FacebookBufferPocketShare

Are you getting the best out of your referencing software? Ellie Harries tackles Mendeley, Zotero and EndNote in a browse at the choices available for those who find themselves stuck in a referencing rut.

Referencing is an essential feature of all academic research and rapid technological advances have contributed to the proliferation of programmes which can help researchers systematically manage their references.  Referencing software allows researchers to build up personal libraries of articles, notes and citations and some tools even allow you to share papers and notes with colleagues. While all this is great, there so many options available that it can be hard to know where to begin. To help you make the right choice, this blog provides a short overview of three key reference management tools out there.

Mendeley
Mendeley is an advanced research management tool which is favoured by some for its use of social networking features. Academics can share resources with colleagues through group libraries or upload a profile and find researchers with similar interests. As well as a desktop application, Mendeley stores academic libraries online, allowing researchers to access their papers and notes from any location. The desktop application contains powerful search functionality and lets researchers keep their citations, papers and references in one organised place on their hard-drive. Getting set-up on Mendeley is pretty straightforward: It only takes a few clicks to upload data and papers and the programme scans documents for metadata and automatically indexes key information like the name of the author and title of the article. It is also possible to import information held in other reference management tools, like Endnote and Zotero. Each user is allowed up to 1GB storage for a free account and Apple fans will find their iPhone and iPad apps very user-friendly.

Mendeley’s key features:

  • Papers can be accessed from anywhere online
  • The tool automatically generates bibliographies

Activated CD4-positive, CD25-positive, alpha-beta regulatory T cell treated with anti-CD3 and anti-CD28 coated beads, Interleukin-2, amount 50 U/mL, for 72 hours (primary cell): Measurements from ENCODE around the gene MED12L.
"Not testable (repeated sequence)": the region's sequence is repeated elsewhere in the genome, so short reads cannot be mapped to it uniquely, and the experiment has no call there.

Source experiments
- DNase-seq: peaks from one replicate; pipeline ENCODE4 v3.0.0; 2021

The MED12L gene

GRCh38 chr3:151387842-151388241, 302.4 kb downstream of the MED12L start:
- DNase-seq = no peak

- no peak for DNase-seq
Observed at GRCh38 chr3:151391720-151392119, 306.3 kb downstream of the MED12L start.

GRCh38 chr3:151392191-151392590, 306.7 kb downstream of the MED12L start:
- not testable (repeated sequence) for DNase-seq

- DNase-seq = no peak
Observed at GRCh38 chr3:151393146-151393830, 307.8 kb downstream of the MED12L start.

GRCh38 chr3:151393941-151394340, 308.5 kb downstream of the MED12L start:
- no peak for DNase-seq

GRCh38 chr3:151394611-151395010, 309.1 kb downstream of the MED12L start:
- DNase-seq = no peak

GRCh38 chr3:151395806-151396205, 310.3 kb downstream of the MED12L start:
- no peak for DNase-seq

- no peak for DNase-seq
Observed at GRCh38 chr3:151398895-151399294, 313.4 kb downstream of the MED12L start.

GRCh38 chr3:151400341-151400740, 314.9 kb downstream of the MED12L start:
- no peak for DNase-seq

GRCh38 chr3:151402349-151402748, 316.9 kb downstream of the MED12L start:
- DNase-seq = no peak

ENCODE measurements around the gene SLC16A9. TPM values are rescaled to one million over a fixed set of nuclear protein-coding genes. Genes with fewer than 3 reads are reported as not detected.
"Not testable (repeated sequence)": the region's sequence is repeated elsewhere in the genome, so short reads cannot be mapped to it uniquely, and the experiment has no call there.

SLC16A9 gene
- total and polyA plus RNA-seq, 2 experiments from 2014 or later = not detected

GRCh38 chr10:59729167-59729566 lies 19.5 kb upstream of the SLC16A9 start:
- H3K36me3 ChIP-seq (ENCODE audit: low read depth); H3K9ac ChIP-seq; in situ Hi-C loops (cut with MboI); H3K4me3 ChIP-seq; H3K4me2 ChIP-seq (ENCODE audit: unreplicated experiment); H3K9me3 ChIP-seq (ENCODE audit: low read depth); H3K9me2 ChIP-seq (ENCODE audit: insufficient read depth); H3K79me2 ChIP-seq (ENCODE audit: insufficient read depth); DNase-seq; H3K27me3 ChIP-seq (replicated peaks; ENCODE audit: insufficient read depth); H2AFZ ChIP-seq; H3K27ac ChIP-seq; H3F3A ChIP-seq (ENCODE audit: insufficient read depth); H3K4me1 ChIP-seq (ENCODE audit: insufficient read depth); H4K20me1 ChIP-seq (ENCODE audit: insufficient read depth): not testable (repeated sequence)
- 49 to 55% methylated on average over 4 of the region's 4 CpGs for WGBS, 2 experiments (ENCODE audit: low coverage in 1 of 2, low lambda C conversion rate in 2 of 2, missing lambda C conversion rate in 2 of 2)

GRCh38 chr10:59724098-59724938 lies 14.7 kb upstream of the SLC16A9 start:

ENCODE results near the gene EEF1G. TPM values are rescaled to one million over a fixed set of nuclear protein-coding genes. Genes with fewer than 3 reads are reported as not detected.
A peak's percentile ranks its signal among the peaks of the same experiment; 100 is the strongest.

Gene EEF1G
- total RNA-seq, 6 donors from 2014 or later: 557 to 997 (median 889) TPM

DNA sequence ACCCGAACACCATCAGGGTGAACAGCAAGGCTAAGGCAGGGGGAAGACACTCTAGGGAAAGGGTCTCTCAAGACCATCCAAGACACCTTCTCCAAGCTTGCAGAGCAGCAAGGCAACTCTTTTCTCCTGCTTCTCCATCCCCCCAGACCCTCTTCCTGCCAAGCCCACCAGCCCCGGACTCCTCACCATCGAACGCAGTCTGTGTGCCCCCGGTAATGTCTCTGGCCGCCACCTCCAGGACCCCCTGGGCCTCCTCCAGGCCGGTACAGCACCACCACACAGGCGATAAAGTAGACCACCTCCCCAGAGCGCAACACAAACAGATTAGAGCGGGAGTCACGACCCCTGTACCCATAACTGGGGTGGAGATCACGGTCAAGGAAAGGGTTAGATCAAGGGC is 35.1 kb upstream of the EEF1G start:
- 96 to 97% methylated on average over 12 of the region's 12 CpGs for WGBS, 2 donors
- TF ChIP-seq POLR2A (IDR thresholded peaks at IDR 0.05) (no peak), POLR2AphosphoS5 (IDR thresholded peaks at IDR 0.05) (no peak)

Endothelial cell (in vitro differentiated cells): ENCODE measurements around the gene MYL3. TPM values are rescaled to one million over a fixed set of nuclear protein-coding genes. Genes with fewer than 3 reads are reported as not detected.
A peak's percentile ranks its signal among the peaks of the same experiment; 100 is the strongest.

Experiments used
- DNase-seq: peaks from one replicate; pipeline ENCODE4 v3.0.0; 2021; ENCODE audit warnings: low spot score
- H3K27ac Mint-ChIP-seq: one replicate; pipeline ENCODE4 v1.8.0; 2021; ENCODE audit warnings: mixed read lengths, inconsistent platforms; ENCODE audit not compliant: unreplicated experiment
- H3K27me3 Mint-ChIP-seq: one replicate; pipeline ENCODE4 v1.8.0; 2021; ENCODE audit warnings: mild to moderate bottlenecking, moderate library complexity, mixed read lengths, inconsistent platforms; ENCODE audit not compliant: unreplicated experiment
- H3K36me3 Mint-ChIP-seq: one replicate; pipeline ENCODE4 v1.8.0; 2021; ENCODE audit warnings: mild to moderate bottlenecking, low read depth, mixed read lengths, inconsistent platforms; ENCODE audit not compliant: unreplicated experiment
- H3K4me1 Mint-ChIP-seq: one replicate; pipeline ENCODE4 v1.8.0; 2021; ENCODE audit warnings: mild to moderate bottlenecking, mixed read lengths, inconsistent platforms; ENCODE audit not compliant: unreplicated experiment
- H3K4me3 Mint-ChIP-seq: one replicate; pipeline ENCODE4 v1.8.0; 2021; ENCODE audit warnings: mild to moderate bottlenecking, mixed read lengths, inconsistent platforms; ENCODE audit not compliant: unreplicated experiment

• Easy process to import research libraries from other software
  • Powerful metadata scanner, which automatically pulls key information from uploaded articles, such as author, title and journal name
  • PDF’s can be annotated and highlighted
  • Can be installed on an unlimited number of personal computers
  • An iPhone and iPad app makes it easy for you to access their libraries on the move
  • Compatible with Microsoft Word, but requires a plug-in
  • 1GB storage for a free account

Zotero

Zotero is an add-in that works in the Firefox web-browser. It allows you to collect, organise and cite research sources. At the most basic level, Zotero is a citation manager, and citations can be collected and stored as you roam the internet. Like Mendeley, Zotero can index everything from books and articles to web pages, films and statues. Items saved in Zotero can be assigned tags, and the tool contains search functionality. Items can also have notes, links and files attached to them.  From the console, Zoltero users can create collaborative groups with shared libraries, making it possible to share research sources and material. Each Zotero user is allocated 100MB of storage, and there are a range of options to upgrade: 1GB storage costs $20 per year, and 5GB costs $60.

Zotero’s key features:

  • An online system that works in your browser
  • Content can be saved to a library in a single click
  • Research materials can be shared with colleagues using online group libraries
  • Items can be tagged and can have notes, files and links attached to them
  • Can be used to generate automatic bibliographies
  • Compatible with Microsoft Word, but requires a plug-in
  • 100MB storage for a free account

EndNote
EndNote is the old reliable of the referencing tool world. Like Mendeley, EndNote allows users to annotate PDF’s and to store,  organise and format references in a personal library. EndNote works with Microsoft Word’s ‘Cite While You Write’ feature and can add bibliographies to documents, formatted in a range of styles. Version X6 includes EndNoteSync, allowing you to access research materials from anywhere and manage libraries from different computers. A recently released alternative, EndNote Web (free but with limited functionality) can be accessed online. Personal EndNote licences cost around £70 and include up to 5GB of storage

EndNote’s key features:

  • Software which allows researchers to manage, search and organise references
  • Data can be imported from other bibliographic databases and Google Scholar
  • Compatible with Microsoft Word
  • Microsoft Word’s ‘Cite While You Write’ feature  allows you to add and format bibliographies
  • EndNote Web recently released – a free alternative with slightly less functionality
  • EndNote costs around £70 per year, allowing you 5GB storage.

    Comparison of tools

Other tools
While Mendeley, Zotero and EndNote are the common favourites, we would love to hear from readers who use other systems like Delicious, Diigo, Coontea, CiteULike, or BibSonomy. What works best for you?

 

Note: This article gives the views of the author(s), and not the position of the Impact of Social Sciences blog, nor of the London School of Economics. 

About the author:
Ellie Harries
Ellie is an academic researcher at the LSE Public Policy Group. Before joining the PPG, Ellie worked at the University of Manchester as a Research Assistant, and in the media as a freelance reporter. Her interests include network analysis, politicisation processes and social influence.

 

Print Friendly